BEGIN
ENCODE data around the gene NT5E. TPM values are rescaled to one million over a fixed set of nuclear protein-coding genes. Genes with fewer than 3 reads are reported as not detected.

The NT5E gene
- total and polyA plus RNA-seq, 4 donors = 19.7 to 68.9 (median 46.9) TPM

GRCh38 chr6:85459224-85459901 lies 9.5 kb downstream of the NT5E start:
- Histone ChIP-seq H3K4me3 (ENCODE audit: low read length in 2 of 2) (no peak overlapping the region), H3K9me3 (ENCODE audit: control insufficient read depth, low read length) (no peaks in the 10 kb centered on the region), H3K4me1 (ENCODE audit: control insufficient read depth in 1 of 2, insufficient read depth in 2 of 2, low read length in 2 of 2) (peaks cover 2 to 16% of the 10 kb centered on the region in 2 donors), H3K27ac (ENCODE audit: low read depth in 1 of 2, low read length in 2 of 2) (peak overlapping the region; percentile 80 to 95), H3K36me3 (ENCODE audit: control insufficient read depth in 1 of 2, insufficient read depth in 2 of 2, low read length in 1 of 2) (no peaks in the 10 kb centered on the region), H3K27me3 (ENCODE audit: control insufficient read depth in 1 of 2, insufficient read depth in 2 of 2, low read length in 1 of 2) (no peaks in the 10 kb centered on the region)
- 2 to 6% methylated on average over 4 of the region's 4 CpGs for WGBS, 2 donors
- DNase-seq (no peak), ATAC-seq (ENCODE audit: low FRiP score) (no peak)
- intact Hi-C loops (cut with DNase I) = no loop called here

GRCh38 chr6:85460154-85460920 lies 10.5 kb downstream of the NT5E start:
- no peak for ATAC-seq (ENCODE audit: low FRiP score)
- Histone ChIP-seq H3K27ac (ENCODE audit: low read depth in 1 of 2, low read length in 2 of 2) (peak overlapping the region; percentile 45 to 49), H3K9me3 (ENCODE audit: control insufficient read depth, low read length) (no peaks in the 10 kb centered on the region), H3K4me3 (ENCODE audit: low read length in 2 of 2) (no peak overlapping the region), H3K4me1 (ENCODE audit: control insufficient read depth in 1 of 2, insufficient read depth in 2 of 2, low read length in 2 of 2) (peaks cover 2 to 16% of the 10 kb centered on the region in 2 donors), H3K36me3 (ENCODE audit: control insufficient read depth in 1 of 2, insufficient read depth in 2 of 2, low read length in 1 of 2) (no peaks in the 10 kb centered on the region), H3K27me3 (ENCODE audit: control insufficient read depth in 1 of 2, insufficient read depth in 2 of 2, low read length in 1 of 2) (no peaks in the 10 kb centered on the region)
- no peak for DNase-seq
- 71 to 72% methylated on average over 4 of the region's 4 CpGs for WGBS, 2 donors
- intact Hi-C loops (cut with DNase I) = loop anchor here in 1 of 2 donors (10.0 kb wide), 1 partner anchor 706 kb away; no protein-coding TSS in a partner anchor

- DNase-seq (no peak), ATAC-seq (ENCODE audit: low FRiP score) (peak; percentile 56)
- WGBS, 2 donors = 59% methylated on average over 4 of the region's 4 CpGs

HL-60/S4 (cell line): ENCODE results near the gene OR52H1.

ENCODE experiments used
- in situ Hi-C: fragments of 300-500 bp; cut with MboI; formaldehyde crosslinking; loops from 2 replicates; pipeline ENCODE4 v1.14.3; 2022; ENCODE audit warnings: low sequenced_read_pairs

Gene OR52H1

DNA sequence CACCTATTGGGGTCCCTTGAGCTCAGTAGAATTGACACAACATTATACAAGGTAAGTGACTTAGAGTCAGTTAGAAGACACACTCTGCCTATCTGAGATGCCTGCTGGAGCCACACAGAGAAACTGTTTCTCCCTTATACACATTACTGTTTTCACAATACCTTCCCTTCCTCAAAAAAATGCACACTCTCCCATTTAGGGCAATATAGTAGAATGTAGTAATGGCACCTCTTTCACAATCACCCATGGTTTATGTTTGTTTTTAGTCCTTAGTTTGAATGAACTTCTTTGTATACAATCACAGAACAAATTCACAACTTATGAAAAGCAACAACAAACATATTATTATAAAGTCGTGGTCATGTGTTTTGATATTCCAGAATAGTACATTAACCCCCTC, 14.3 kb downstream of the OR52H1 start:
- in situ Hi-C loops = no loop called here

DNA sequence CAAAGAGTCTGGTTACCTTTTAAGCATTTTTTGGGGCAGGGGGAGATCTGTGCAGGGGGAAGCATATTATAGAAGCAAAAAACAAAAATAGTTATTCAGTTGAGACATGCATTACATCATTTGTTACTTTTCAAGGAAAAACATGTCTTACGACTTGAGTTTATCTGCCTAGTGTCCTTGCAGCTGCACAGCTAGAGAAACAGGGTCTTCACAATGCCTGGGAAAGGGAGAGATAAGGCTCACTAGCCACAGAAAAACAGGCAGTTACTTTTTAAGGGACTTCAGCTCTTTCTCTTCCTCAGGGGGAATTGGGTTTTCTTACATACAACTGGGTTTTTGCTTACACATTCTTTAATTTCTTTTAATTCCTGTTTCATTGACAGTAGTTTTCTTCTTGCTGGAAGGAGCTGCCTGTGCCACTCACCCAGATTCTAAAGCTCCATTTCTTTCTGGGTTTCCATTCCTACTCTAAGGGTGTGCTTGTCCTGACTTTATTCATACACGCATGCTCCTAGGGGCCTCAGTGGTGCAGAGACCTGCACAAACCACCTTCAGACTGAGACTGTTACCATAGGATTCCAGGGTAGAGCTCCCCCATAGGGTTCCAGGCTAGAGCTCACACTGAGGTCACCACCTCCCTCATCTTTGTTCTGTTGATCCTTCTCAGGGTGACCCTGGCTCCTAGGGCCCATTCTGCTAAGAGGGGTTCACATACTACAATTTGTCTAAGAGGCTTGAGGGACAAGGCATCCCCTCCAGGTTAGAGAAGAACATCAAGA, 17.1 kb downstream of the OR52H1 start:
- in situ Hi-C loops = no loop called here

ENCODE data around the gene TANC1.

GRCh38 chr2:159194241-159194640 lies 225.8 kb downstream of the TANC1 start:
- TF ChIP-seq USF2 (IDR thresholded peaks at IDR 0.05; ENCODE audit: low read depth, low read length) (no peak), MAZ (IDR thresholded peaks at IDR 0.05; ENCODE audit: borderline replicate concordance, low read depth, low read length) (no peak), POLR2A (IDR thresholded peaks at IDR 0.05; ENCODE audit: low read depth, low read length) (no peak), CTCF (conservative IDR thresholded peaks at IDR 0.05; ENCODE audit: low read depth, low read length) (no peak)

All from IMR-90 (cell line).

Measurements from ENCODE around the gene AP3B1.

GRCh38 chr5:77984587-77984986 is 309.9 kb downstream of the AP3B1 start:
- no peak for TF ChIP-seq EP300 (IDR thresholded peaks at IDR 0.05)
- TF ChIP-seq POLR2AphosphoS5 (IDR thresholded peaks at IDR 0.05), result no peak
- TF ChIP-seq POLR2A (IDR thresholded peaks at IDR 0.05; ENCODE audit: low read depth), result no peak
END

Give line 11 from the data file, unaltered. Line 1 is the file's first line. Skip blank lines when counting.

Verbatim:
- Histone ChIP-seq H3K27ac (ENCODE audit: low read depth in 1 of 2, low read length in 2 of 2) (peak overlapping the region; percentile 45 to 49), H3K9me3 (ENCODE audit: control insufficient read depth, low read length) (no peaks in the 10 kb centered on the region), H3K4me3 (ENCODE audit: low read length in 2 of 2) (no peak overlapping the region), H3K4me1 (ENCODE audit: control insufficient read depth in 1 of 2, insufficient read depth in 2 of 2, low read length in 2 of 2) (peaks cover 2 to 16% of the 10 kb centered on the region in 2 donors), H3K36me3 (ENCODE audit: control insufficient read depth in 1 of 2, insufficient read depth in 2 of 2, low read length in 1 of 2) (no peaks in the 10 kb centered on the region), H3K27me3 (ENCODE audit: control insufficient read depth in 1 of 2, insufficient read depth in 2 of 2, low read length in 1 of 2) (no peaks in the 10 kb centered on the region)